Don't Blame Facebook

If you read social media these days, you see a growing tide of criticism of Facebook. This isn't unwarranted -- but in some ways, it misses the larger point.

Artificial intelligence is only as effective as the data it has access to. Fake news and misinformation, which we want Facebook to stop distributing, is, unfortunately, a complicated thing to label. So for example, if you post on Facebook that you think Moderna is a better vaccine than Pfizer, that's an opinion. It's not medical, but it may well just be your experience. But what about Sputnik, the Russian vaccine? And how is Facebook supposed to understand whether ivermectin is being discussed or suggested? Are you a veterinarian or a horse owner?

Let me give you another example -- CVS. Yesterday when I went to get my flu shot, in front of me online was an older woman who had her prescription in hand and asked the pharmacist to refill it. He said, “We've tried and tried, but we can't reach your doctor.” She was shocked by this, but he explained that the CVS computer had called the doctor's office and got no response.



It turns out the doctor that the computer  called was no longer her doctor. Could she give him a new name and number to call? she asked. The CVS employee explained that she would have to call her doctor to have her doctor call the CVS and get the record updated. She was out of medication in 24 hours, but there was nothing CVS could do.

So think about that for a minute. To change doctors, she had no way to alert either the new doctor or CVS. CVS has a robot that calls the old doctor's office but doesn't alert the patient if it's unable to reach the doctor. This seemed unfortunate.

Then it was my turn. I showed the email and text message I'd received confirming my appointment -- but they had no record of the appointment in the computer. I asked which computer sent me an email and text message. The pharmacist kind of shrugged her shoulders. “Somewhere in corporate,” she suggested.

If you are a technologist, the challenges of Facebook determining what is "fake" and the challenges of CVS alerting doctors when a prescription needs to be filled seems to be a fixable tech problem.

But the CVS story has another chapter. When the nurse came out from the back with the flu shot, she explained that she’d tried to find the appointment, but the CVS computer told her I had come in too early, so I wasn't officially allowed to get the flu shot for another 24 hours. I explained that I had scheduled it online and gotten confirmations. Yes, she said, but another database said I was scheduled too early. She was able to override the errant database and gave me the shot.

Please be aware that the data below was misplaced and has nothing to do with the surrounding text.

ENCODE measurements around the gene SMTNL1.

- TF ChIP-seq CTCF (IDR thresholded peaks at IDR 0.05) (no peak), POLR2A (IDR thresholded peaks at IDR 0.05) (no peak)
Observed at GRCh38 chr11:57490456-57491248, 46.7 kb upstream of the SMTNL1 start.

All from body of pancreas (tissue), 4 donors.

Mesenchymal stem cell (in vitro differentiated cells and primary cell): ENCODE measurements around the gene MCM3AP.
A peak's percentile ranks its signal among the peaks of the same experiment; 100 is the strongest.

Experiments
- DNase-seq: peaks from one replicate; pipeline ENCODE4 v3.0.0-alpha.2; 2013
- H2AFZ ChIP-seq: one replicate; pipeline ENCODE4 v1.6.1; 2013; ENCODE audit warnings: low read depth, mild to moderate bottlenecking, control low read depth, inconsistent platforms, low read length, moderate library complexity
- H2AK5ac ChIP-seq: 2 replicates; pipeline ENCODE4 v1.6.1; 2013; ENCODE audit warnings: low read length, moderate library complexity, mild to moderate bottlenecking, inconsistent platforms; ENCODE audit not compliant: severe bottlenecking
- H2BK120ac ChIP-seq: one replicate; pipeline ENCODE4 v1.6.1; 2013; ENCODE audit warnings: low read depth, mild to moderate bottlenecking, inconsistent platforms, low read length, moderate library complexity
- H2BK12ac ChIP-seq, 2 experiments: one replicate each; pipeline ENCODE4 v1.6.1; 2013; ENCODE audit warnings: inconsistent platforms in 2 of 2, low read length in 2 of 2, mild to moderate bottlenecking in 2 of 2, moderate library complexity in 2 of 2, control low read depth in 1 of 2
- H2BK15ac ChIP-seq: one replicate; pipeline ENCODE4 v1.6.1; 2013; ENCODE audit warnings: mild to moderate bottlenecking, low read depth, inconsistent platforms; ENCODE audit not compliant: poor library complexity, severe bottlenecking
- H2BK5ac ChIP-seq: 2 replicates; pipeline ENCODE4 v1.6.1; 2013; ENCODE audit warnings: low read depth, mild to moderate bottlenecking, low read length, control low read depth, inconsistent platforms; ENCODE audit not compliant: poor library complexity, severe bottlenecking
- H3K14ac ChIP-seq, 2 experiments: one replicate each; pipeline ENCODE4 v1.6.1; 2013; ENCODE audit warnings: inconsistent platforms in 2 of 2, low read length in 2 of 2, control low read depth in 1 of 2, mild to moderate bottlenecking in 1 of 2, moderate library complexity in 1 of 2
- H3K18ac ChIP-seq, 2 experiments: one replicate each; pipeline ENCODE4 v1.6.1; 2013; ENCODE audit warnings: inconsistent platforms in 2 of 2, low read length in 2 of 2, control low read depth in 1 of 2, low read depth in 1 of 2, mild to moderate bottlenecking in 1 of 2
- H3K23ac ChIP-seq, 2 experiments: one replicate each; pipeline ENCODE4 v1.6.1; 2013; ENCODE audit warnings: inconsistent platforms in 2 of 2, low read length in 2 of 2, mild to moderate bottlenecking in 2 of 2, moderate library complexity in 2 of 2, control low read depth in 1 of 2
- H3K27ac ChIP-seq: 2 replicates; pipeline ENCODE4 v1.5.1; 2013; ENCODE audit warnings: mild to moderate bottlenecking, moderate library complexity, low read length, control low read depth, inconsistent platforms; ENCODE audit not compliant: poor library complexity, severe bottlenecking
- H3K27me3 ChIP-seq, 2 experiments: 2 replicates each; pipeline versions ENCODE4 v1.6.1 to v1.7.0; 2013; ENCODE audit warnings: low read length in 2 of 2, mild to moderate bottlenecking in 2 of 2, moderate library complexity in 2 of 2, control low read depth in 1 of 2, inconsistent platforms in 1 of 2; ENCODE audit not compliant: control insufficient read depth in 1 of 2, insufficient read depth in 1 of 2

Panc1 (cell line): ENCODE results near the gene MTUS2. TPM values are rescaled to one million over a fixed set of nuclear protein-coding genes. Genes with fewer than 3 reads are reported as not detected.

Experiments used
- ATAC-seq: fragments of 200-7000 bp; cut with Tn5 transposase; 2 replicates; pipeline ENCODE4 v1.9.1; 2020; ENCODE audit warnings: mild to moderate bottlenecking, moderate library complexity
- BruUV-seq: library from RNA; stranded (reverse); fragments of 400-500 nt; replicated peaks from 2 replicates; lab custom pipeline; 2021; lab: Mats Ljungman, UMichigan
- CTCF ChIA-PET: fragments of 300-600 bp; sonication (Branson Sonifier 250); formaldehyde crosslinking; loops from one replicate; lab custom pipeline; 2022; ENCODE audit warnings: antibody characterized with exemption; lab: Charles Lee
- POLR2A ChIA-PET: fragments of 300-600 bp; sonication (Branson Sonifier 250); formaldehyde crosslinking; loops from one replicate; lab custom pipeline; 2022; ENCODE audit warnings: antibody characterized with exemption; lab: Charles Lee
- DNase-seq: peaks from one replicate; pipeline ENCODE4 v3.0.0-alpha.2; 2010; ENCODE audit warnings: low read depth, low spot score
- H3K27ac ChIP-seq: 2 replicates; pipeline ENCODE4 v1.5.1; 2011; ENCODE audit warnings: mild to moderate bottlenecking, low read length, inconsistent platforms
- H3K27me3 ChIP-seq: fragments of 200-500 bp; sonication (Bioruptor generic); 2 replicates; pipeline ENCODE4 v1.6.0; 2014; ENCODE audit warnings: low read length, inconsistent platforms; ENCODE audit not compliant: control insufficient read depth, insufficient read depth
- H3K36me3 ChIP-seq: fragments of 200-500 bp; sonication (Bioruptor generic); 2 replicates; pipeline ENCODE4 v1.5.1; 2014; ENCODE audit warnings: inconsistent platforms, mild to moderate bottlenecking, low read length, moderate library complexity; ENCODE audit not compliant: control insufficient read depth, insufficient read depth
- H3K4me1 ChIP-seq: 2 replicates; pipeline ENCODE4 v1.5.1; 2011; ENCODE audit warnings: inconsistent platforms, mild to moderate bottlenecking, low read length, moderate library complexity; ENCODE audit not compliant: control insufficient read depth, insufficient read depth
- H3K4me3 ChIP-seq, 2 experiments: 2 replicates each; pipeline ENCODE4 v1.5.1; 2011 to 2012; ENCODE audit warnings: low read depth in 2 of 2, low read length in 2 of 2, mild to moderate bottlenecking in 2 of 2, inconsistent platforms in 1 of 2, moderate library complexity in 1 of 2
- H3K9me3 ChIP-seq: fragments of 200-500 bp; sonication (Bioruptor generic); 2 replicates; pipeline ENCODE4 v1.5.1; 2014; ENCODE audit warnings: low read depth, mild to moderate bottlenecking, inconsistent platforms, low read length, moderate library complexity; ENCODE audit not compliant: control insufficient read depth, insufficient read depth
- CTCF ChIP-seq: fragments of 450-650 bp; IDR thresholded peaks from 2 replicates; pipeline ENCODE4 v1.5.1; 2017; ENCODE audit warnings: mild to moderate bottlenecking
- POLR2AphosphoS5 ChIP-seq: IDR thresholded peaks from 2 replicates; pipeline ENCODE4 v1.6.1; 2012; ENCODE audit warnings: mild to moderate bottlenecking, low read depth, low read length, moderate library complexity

I presume that I'm not alone in these experiences. Big companies do data acquisition through one pipe and then do scheduling and medicine ordering through related but not identical databases. This problem isn't going away.

And the distinction between discussing vaccines and spreading misinformation has a lot of complicated factors, including language, sentiment, irony, humor, and medical experience. Does a COVID post get more validity if the poster's name is Dr.? What if the doctor is a doctor of letters, not a medical doctor?

In the case of Facebook, the question is, what are the goals and objectives of the AI, and can they be tuned? If the goals are increasing "engagement " -- time on-site -- then the more salacious and shocking the posts, the more they keep eyeballs glued to the screen. The mission is to sell things -- and while that may seem to be the nub of the problem, let's not forget that same mission applies to television, commercial radio, and to some extent, anything that is provided for free, where the user is the product.

There’s no doubt Facebook's problem is massive. But the sheer scale of the content pouring through its servers makes human review and judgment simply impossible. And training Facebook AI to limit and take down posts that it determines are risky or false hardly solves the problem.

And let's not forget about Fox News, which is not driven by technology but instead by humans. That doesn't stop it from spreading anti-VAX information with consistency and impact.

4 comments about "Don't Blame Facebook".
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  1. Richard Reisman from Teleshuttle Corporation, September 21, 2021 at 1:21 p.m.

    True, it is complex, but the deeper problem is that this is not really an AI problem. Facebook can’t really understand the content or nuance, but it knows who is posting about what likely subject and can interpret signals from other users (likes, shares) to understand who is sensible or kooky (which can vary by subject), or a shill or bot (see

  2. Dan Ciccone from STACKED Entertainment, September 22, 2021 at 2:24 a.m.

    Nice, intelligent piece until you had to throw in the totally unecessary comment about FOX News at the end. It is incredibly disappointing that MediaPost has become a place for its opinion pieces to focus on politics instead of industry news and insights.  The bias is pathetic.

  3. Michael Giuseffi from American Media Inc replied, September 24, 2021 at 3:28 p.m.

    I beg to differ.  The illiberal and anti-demcratic bias of Fox news (i.e. Tucker Carlson) is such a danger to this country that the subject needs to be disemminated as often and as loudly as possible.  This country is in big trouble and the likes of Fox, OAN and Newsmax are the biggest issue.

  4. Kenneth Fadner from MediaPost, September 25, 2021 at 1:01 p.m.

    I'd say Steven's final paragraph is entirely factual and accurate. Fox is not driven by technology and they do spread ant-vax information. Any bias perceived exists only in the minds of some readers.

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